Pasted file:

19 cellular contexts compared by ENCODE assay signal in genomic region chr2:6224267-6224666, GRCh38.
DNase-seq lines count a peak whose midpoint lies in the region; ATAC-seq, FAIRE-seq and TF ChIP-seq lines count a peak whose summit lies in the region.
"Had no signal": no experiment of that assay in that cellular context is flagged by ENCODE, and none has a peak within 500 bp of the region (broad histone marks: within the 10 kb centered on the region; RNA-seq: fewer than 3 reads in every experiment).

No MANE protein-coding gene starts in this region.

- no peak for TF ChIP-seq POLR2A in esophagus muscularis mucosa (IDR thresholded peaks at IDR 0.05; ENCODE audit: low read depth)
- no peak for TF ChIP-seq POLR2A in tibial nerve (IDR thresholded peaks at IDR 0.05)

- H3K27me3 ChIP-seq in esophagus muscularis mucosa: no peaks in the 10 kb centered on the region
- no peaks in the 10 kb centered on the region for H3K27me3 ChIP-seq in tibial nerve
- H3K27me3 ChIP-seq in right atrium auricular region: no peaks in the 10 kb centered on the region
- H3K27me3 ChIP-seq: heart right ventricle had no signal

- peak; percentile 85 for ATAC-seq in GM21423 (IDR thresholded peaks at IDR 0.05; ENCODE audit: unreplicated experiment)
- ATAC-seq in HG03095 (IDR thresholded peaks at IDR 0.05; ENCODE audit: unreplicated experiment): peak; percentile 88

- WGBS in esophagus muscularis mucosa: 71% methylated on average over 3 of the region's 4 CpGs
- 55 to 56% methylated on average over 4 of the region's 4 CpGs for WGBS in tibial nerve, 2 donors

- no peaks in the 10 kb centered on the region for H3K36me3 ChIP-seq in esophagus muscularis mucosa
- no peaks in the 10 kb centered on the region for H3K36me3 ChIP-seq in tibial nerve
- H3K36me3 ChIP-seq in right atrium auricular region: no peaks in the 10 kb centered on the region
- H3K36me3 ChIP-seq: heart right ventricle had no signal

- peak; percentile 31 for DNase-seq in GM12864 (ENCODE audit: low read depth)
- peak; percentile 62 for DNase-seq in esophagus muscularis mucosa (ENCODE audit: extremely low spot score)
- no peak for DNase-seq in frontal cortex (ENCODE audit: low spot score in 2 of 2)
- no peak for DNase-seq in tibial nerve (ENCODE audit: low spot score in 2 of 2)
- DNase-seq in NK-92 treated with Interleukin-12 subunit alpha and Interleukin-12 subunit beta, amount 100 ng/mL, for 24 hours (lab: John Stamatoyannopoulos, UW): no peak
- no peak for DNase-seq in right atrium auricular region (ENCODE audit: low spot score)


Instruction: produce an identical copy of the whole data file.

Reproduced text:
19 cellular contexts compared by ENCODE assay signal in genomic region chr2:6224267-6224666, GRCh38.
DNase-seq lines count a peak whose midpoint lies in the region; ATAC-seq, FAIRE-seq and TF ChIP-seq lines count a peak whose summit lies in the region.
"Had no signal": no experiment of that assay in that cellular context is flagged by ENCODE, and none has a peak within 500 bp of the region (broad histone marks: within the 10 kb centered on the region; RNA-seq: fewer than 3 reads in every experiment).

No MANE protein-coding gene starts in this region.

- no peak for TF ChIP-seq POLR2A in esophagus muscularis mucosa (IDR thresholded peaks at IDR 0.05; ENCODE audit: low read depth)
- no peak for TF ChIP-seq POLR2A in tibial nerve (IDR thresholded peaks at IDR 0.05)

- H3K27me3 ChIP-seq in esophagus muscularis mucosa: no peaks in the 10 kb centered on the region
- no peaks in the 10 kb centered on the region for H3K27me3 ChIP-seq in tibial nerve
- H3K27me3 ChIP-seq in right atrium auricular region: no peaks in the 10 kb centered on the region
- H3K27me3 ChIP-seq: heart right ventricle had no signal

- peak; percentile 85 for ATAC-seq in GM21423 (IDR thresholded peaks at IDR 0.05; ENCODE audit: unreplicated experiment)
- ATAC-seq in HG03095 (IDR thresholded peaks at IDR 0.05; ENCODE audit: unreplicated experiment): peak; percentile 88

- WGBS in esophagus muscularis mucosa: 71% methylated on average over 3 of the region's 4 CpGs
- 55 to 56% methylated on average over 4 of the region's 4 CpGs for WGBS in tibial nerve, 2 donors

- no peaks in the 10 kb centered on the region for H3K36me3 ChIP-seq in esophagus muscularis mucosa
- no peaks in the 10 kb centered on the region for H3K36me3 ChIP-seq in tibial nerve
- H3K36me3 ChIP-seq in right atrium auricular region: no peaks in the 10 kb centered on the region
- H3K36me3 ChIP-seq: heart right ventricle had no signal

- peak; percentile 31 for DNase-seq in GM12864 (ENCODE audit: low read depth)
- peak; percentile 62 for DNase-seq in esophagus muscularis mucosa (ENCODE audit: extremely low spot score)
- no peak for DNase-seq in frontal cortex (ENCODE audit: low spot score in 2 of 2)
- no peak for DNase-seq in tibial nerve (ENCODE audit: low spot score in 2 of 2)
- DNase-seq in NK-92 treated with Interleukin-12 subunit alpha and Interleukin-12 subunit beta, amount 100 ng/mL, for 24 hours (lab: John Stamatoyannopoulos, UW): no peak
- no peak for DNase-seq in right atrium auricular region (ENCODE audit: low spot score)